African Gray Parrot African Gray Parrot
African Grey Parrot

Scientific Classification

Common Name
African grey parrot
Psittacidae (true parrots)
Genus Species
Psittacus (parrot) erithacus (a solitary bird which can be taught to speak)

Fast Facts

As its name indicates, the African grey is a mottled grey colored, medium-sized parrot. It has a large black bill and white mask enclosing a yellow eye, and has a striking red vent and tail . Females have a pale gray crown with dark gray edges, a gray body, and scarlet tail feathers. The male looks similar to the female, but becomes darker with age.
Approximately 33 cm (13.2 in.)
Approximately 400 g (14 oz.)
Includes fruit, seeds, buds, nectar, and pollen; occasionally insects or other meat will be eaten
28 days
Clutch Size
2 to 4 eggs
Fledging Duration
12 weeks
Sexual Maturity
4 to 7 years
Life Span
50+ years
This species can be found from southeastern Ivory Coast east through the moist lowland forests of West Africa to Cameroon, and in the Congo forests just east of the Albertine Rift in Uganda, Kenya, and Tanzania, and south to northern Angola.
Although typically inhabiting dense forest, they are commonly observed at forest edges, clearings, gallery forest, mangroves, wooded savannah, cultivated areas, and even gardens.
The global population of P. erithacus has been coarsely estimated at 0.56 to 12.7 million individuals. The population is decreasing but is not severely fragmented.
IUCN: Endangered
CITES: Appendix I 
USFWS: Not listed

Fun Facts

The African grey parrot is monogamous, nesting solitarily in a tree with a hole for her eggs.

One defense mechanism is fluffing up to look larger and biting.

The African grey is considered to be one of the most accomplished mimics. Parrots, when raised by humans, show an amazing ability to mimic people and noisy objects, but in the wild they have never been observed mimicking.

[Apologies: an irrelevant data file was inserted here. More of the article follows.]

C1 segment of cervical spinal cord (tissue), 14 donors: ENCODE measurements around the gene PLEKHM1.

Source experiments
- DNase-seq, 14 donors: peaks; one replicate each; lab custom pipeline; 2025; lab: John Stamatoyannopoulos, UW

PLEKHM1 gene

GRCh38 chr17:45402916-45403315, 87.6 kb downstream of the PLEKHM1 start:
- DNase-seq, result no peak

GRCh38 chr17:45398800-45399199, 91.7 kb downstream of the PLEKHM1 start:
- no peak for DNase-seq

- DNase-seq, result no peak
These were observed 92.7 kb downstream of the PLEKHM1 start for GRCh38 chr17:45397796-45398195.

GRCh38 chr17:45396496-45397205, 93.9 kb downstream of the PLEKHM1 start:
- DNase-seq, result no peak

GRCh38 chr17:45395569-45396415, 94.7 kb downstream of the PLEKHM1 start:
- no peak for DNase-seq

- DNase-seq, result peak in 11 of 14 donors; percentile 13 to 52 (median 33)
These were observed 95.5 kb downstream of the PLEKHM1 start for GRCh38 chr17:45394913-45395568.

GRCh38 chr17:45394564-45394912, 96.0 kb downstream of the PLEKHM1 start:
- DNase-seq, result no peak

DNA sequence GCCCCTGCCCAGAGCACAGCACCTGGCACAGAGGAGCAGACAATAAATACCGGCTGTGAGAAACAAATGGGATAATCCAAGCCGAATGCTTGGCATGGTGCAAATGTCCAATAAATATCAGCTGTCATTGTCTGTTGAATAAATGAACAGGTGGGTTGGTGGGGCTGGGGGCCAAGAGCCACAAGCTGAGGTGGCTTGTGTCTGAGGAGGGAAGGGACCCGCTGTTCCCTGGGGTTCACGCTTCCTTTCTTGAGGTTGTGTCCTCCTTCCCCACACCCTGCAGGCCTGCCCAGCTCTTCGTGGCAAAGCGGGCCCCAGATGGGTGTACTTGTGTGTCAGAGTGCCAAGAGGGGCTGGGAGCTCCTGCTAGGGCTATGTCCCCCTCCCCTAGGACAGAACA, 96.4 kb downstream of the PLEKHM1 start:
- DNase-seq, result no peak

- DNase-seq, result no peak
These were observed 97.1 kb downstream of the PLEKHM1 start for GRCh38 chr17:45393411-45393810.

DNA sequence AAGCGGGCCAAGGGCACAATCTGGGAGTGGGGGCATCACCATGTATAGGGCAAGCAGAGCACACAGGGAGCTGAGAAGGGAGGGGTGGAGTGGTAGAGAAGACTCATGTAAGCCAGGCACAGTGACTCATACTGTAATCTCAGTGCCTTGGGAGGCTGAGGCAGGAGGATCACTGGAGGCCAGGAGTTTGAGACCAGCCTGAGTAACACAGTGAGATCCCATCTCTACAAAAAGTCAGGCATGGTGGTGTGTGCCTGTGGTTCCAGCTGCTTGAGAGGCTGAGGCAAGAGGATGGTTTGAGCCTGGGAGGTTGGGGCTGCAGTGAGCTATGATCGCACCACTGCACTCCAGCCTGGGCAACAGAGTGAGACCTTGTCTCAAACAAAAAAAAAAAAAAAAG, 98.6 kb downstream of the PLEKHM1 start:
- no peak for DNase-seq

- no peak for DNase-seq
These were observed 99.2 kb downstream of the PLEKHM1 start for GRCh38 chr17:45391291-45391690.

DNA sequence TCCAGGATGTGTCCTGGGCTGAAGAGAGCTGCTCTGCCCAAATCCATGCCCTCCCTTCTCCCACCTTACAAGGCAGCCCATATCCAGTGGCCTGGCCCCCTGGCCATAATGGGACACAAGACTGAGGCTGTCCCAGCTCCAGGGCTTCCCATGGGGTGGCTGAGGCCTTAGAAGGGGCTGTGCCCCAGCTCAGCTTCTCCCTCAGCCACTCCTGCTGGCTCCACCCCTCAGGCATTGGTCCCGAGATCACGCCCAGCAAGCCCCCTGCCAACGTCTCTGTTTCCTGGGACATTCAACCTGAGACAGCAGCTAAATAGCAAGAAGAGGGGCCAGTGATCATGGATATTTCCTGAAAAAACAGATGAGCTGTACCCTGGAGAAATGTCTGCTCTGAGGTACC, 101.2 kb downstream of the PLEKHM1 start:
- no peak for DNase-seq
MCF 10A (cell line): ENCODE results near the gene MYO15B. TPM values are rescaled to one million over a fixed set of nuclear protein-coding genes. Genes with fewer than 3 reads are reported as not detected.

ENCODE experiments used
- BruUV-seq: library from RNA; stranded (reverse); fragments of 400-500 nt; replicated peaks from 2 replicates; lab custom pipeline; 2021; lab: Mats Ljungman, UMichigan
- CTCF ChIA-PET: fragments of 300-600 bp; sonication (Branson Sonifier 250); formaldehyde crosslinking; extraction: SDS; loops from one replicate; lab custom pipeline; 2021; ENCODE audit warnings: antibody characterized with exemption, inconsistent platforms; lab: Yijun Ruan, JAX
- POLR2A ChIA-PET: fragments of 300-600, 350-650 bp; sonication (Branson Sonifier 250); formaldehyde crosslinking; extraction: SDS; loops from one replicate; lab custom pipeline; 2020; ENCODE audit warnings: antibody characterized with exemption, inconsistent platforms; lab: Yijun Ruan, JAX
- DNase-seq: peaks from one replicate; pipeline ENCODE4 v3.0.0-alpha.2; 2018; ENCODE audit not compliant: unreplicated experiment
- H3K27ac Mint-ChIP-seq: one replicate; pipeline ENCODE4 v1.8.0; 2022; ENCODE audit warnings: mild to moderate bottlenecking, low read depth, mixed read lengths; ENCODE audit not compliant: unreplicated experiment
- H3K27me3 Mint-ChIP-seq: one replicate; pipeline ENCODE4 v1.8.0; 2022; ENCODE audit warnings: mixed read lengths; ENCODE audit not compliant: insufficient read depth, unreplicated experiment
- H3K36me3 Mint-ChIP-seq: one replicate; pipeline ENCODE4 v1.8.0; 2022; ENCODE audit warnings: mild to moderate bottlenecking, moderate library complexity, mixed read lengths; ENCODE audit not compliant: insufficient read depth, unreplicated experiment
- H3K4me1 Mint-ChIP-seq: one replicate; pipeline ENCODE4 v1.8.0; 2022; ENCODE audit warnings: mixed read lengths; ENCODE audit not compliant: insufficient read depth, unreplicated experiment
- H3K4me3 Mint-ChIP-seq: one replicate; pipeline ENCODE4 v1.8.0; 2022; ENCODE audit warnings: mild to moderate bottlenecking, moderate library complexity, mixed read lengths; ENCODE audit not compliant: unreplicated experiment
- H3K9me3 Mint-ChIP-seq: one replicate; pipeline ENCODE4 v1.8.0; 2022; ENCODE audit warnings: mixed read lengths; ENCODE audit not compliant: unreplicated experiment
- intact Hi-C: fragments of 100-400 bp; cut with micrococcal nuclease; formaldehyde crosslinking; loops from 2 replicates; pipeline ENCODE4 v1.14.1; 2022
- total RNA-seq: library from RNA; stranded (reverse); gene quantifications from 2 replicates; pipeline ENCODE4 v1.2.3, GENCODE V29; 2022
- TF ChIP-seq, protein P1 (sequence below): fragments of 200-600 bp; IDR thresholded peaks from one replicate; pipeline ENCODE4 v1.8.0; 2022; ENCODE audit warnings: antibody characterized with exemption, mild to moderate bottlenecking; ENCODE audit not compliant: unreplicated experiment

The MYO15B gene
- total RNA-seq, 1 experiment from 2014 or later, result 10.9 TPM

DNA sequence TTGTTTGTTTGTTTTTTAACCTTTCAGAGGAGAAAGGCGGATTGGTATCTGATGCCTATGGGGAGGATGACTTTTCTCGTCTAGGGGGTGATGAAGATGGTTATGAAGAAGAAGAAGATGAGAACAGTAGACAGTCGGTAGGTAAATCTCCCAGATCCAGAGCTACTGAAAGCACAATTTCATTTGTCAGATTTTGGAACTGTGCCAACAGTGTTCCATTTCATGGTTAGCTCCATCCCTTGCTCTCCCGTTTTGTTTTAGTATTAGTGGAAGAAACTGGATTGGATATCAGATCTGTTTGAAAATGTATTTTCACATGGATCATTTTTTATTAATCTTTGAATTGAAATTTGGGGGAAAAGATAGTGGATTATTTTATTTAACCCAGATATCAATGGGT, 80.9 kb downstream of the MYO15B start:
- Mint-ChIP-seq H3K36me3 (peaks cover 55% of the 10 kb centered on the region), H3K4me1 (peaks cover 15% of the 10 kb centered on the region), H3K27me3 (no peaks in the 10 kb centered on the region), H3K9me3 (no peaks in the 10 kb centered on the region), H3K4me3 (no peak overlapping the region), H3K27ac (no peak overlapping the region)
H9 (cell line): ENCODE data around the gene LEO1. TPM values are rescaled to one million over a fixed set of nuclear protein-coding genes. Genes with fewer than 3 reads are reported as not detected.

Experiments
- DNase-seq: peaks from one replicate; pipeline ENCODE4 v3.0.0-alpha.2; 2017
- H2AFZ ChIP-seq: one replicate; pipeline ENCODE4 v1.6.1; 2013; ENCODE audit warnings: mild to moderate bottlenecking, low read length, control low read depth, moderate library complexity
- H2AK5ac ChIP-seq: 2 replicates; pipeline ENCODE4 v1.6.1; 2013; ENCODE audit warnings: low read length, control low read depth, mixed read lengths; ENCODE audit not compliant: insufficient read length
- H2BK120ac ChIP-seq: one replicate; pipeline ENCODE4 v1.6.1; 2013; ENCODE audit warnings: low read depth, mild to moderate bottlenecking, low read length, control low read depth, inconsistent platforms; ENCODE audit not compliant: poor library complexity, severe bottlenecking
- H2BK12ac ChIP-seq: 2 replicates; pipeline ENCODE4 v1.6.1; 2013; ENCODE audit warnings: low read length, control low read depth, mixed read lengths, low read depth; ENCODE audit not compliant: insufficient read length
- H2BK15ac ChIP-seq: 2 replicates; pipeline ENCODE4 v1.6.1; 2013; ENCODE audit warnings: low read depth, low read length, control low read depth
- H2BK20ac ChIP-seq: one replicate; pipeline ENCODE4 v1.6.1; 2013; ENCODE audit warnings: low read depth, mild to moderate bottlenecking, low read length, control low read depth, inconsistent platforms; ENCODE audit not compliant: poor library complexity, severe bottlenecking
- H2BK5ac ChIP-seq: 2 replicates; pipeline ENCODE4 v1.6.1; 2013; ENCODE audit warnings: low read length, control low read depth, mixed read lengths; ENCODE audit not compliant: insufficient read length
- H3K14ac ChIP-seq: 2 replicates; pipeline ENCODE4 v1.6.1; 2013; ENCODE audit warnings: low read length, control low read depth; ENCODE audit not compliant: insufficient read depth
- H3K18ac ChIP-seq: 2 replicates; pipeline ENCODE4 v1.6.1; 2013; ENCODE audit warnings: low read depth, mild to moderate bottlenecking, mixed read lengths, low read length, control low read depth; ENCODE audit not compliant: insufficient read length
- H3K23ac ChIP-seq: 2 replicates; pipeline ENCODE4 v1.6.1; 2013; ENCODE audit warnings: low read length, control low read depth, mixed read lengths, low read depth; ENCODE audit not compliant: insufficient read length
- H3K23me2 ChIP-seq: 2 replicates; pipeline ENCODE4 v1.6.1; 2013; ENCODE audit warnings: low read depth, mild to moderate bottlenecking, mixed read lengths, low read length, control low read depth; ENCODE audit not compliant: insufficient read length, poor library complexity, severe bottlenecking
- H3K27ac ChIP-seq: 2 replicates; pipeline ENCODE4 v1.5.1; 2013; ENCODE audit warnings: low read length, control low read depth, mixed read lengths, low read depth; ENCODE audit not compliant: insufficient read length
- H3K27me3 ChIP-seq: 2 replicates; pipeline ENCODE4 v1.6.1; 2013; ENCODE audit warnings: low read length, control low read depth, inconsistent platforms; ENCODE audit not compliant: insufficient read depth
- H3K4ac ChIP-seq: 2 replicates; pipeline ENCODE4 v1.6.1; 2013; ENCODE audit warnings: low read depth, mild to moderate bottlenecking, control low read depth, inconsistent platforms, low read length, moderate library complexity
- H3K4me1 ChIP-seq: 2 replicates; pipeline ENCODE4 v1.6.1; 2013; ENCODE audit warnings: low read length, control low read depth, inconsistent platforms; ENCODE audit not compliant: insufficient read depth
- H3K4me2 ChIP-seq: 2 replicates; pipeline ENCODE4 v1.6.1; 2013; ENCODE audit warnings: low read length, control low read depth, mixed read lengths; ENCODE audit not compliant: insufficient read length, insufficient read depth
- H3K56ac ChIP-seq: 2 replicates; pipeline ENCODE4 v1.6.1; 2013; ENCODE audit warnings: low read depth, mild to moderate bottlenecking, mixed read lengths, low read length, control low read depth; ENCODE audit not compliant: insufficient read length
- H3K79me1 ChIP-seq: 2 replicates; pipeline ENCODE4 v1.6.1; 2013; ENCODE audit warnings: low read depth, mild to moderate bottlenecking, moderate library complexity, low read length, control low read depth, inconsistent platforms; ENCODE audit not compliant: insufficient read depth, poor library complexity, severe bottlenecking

These parrots have a long lifespan and can outlive their human owners.

Ecology and Conservation

These birds play an important role in their habitat by helping to propagate the forest. Undigested seeds may be carried and dropped to colonize new areas of the forest.

These birds may eat nectar and are important in the pollination of many tropical plants.

These birds are one of the most popular avian pets in Europe, the United States, and the Middle East due to its longevity and unparalleled ability to mimic human speech and other sounds. Demand for wild birds is also increasing in China, and increased presence of Chinese businesses in central Africa (particularly for mining, oil and logging) may increase illegal exports of this species.

Unfortunately, the African grey parrot has become popular in the pet trade due to their attractive colors and unbelievable talent to mimic sounds and words. Due to such a large demand, baby greys are being stolen from the wild to supply the demand.

Forest loss is also negatively impacting populations, and is considered to have contributed to declines in Ghana and may be a larger threat than the pet trade in Cameroon. The loss of large trees with nesting cavities may be particularly detrimental.


Forshaw, J.M. Parrots of the World. New Jersey. T.F.H. Publications Inc. 1978.

Marrison, C. and A. Greensmith. Birds of the World. New York: Dorling Kindersley, Inc. 1993.

Parker, Sybil P. (ed.). Grzimek's Animal Life Encyclopedia. Birds II. Vol. 8. New York: Van Nostrand Reinhold Co., 1972.

Perrins, C. (ed.). The Encyclopedia of Birds. New York: Facts on File Publications. 1985.

BirdLife International. 2018. Psittacus erithacus. The IUCN Red List of Threatened Species 2018: e.T22724813A129879439. Downloaded on 06 December 2018.